In a touristic place where internet connections in the hotels are not common you are likely to find independent internet cafes around the hotels. These have two major advantages over computers found in the hotel lobby: the price (less than $3 an hour in my case) and the state of the computer. Even abroad most internet cafe owners are somewhat knowledgeable and will keep their machines free of viruses and other nastiness. Privacy and foreign language software can still be problems though.

Bar with a free Wifi connection

These will require you to look around a bit, but some bars do offer access to a free Wifi connection to their customers. If you have a netbook or iPhone this is a great solution as this is essentially free (as long as you were going to purchase a drink anyway) and since you use your own equipment the risk of keyloggers is non-existent. The only problem is that it can get clumsy if you have a full size notebook rather than a netbook, as the tables are sometimes quite small.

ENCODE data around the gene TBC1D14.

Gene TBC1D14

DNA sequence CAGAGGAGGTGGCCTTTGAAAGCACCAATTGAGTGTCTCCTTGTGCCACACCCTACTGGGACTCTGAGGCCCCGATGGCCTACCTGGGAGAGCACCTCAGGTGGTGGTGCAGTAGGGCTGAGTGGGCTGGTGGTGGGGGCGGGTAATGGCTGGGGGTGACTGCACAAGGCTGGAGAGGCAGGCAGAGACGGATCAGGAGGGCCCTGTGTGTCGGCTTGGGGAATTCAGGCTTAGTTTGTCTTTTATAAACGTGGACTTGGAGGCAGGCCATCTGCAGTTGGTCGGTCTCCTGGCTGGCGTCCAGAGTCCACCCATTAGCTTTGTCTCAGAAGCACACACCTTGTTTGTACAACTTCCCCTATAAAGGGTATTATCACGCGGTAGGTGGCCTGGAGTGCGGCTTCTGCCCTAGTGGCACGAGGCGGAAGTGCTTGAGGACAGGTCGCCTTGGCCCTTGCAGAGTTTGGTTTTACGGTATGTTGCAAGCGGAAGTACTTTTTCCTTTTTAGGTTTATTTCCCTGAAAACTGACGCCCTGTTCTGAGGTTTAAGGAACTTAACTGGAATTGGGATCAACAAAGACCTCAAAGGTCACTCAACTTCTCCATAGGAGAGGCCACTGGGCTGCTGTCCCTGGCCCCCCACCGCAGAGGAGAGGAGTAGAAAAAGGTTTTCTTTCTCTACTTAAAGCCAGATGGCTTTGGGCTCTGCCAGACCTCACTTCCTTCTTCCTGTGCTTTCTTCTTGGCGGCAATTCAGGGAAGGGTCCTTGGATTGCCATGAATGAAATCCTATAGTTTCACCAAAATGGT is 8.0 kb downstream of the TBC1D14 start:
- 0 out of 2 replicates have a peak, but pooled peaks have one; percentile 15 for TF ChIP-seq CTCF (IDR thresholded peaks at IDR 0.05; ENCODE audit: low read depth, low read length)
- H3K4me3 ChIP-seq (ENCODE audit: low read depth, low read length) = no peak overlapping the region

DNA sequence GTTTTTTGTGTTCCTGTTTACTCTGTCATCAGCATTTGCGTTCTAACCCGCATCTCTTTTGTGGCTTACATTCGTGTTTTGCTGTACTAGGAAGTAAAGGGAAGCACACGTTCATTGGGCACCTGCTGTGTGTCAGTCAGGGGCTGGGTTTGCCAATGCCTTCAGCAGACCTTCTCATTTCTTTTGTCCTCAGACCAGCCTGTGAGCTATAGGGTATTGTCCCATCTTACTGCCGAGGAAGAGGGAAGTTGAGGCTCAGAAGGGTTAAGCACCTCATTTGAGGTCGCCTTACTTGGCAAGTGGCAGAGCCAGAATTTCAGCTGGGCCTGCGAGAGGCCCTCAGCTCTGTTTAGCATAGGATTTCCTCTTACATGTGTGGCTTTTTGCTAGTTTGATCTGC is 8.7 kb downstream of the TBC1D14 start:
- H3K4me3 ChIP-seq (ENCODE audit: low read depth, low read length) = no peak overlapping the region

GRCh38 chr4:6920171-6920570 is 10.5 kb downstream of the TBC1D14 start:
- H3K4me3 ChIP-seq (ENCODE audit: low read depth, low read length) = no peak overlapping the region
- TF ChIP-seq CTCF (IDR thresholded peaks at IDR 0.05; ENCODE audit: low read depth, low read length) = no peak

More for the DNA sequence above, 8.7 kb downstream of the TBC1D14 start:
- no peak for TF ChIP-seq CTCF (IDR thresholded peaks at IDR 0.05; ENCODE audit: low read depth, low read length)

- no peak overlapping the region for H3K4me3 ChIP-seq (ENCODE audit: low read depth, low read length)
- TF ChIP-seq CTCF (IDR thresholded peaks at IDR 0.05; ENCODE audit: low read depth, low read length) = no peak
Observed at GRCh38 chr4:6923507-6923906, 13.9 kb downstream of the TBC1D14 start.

Using your 3G connection abroad

Most foreign countries now have some 3G network that can support a mobile data connection and most operators will offer mobile data roaming when they customers are on holiday abroad. This is however a very bad solution because of one main factor: cost! In Kos for example the data roaming cost for me is $4 per MEGAbyte. This means that anything beside checking subject lines in you webmail or the overview of your stock portfolio can quickly become VERY expensive, so this connection method has to be kept for emergencies only!

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Android begins to gain wider acceptance

Posted on Tuesday, October 20, 2009 by Erlik

There are many Linux based mobile platforms available today: Maemo, Openmoko and Android. Of these, it is probably Android that has created the most noise in and out of open sources circles. Until now however there have not been many successful devices running Google's mobile OS, and the ones that exist didn't present much of a challenge to the iPhone. Things are starting to change however.